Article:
John Fund looks at the problems with the Iowa caucus format and finds a number of very basic problems with them. Designed by state parties not as a democratic process, but as one meant to give disproportionate influence to party insiders and party donors, the caucus format actually works against many basic tenets of small-D democracy. That, in turn, makes many of the polls being trotted out by various organizations even less accurate than normal.
The trouble with the Iowa caucuses isn't that there's anything wrong with Iowans. It's the bizarre rules of the process. Caucuses are touted as authentic neighborhood meetings where voters gather in their precincts and make democracy come alive. In truth, they are anything but.
Caucuses occur only at a fixed time at night, so that many people working odd hours can't participate. They can easily exceed two hours. There are no absentee ballots, which means the process disfranchises the sick, shut-ins and people who are out of town on the day of the caucus. The Democratic caucuses require participants to stand in a corner with other supporters of their candidate. That eliminates the secret ballot.
There are reasons for all this. The caucuses are run by the state parties, and unlike primary or general elections aren't regulated by the government. They were designed as an insiders' game to attract party activists, donors and political junkies and give them a disproportionate influence in the process. In other words, they are designed not to be overly democratic. Primaries aren't perfect. but at least they make it fairly easy for everyone to vote, since polls are open all day and it takes only a few minutes to cast a ballot.
Little wonder that voter turnout for the Iowa caucuses is extremely low–in recent years about 6% of registered voters. Many potential voters will proclaim their civic virtue to pollsters and others and say they will show up at the caucus–and then find something else to do Thursday night.
All of which means that the endless polls on the Iowa caucuses are highly suspect. Iowans have been bombarded by well over a million political phone calls in recent days. They range from "robo calls" from interest groups touting one candidate or another to breathless teenage volunteers inviting the voter to a local coffee with some obscure relative of a candidate.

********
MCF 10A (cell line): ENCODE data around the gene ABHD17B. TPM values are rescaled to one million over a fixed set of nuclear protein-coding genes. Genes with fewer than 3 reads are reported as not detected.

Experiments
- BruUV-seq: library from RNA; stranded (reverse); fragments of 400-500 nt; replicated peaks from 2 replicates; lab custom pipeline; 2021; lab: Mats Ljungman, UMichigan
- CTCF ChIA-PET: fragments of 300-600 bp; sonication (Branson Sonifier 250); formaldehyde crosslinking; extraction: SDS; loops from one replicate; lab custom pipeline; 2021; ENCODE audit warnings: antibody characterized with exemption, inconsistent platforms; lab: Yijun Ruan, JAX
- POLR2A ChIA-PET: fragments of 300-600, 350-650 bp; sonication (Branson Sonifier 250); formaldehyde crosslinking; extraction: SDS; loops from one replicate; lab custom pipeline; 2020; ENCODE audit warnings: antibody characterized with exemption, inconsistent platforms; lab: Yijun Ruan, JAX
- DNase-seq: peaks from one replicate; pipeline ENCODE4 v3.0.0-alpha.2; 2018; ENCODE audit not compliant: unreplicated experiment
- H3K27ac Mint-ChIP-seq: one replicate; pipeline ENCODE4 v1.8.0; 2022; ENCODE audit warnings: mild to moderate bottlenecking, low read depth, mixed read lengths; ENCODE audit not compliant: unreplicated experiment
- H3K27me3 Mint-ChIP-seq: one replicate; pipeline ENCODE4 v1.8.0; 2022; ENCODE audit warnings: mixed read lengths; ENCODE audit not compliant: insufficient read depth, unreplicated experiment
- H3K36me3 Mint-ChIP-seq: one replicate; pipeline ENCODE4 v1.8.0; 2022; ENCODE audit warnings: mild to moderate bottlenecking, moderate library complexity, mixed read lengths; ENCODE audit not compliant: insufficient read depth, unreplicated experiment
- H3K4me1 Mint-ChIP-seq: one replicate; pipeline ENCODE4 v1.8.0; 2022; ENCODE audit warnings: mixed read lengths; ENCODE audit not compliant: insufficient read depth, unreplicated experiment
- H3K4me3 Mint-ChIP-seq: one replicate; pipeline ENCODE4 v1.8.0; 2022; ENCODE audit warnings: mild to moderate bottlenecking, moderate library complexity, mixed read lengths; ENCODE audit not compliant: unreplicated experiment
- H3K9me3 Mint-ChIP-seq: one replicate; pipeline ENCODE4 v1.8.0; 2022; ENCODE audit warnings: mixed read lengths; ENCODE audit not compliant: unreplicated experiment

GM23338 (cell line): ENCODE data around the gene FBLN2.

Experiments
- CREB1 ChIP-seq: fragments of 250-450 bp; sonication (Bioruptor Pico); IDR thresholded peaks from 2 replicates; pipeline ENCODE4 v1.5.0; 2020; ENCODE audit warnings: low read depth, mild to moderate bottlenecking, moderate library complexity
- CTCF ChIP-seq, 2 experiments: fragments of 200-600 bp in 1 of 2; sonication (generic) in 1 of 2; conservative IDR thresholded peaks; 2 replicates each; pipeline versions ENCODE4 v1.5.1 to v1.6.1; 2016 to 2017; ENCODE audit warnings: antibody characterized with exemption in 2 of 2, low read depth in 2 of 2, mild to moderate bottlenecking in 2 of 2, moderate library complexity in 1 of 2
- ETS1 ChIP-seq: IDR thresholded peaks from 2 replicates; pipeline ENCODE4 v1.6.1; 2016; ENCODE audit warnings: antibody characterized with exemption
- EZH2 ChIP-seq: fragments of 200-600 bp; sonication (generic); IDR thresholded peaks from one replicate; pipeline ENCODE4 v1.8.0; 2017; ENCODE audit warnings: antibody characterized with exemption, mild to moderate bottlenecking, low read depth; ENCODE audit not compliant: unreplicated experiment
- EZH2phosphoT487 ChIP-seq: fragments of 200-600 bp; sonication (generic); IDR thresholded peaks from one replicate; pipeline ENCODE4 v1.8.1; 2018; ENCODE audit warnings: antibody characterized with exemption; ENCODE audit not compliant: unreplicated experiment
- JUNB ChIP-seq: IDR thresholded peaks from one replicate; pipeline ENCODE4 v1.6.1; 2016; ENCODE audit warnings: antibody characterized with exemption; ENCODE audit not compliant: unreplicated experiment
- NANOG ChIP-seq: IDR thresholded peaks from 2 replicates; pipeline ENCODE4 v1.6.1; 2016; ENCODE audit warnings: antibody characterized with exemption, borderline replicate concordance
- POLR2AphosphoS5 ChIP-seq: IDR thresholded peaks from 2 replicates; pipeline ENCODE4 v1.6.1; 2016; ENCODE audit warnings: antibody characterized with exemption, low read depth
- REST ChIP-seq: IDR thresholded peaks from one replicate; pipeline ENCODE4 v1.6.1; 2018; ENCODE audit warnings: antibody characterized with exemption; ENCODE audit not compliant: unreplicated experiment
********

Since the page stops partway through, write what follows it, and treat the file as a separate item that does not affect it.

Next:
Smart voters tune all this out and screen their calls, making it difficult for pollsters to reach them. Even when they do answer the phone, many people refuse to participate in surveys. Pollsters can't call people who only have cell phones. So you get implausible results like last Friday's Los Angeles Times survey that found Barack Obama in third place on the Democratic side and Mike Huckabee running away with the GOP contest. The Times's pollsters surveyed just 174 likely Republican voters and 389 Democratic one, with a whopping margin of error of plus or minus seven percentage points among Republicans and five points among Democrats.
The problems are not quite so large in the Republican-run caucuses, which do use a somewhat secret ballot process. But the Democrat's arcane rituals border on the deranged. Standing in a corner, people shouting across the room trying to convince others to come stand with them, all of that and more. Entrance polls will only be used in more urban areas – which tend to lean far to the left. But the media will breathlessly report on those poll results – even though they will likely be badly skewed – or completely wrong once the rural results are in. (Fund also notes that in the 2004 Democratic caucuses, four precincts had a whopping zero turnout. Literally nobody showed up at all.)
All in all, Iowa has some very weird rules in place that tend to make a hash out of conventional wisdom. Most reporters are not going to take the time to actually try to understand just how bizarre the rules are and will report as if the same rules they are used to apply. Obviously, that is not the case. That is probably why Iowa has been surprising candidates and the rest of the country for years.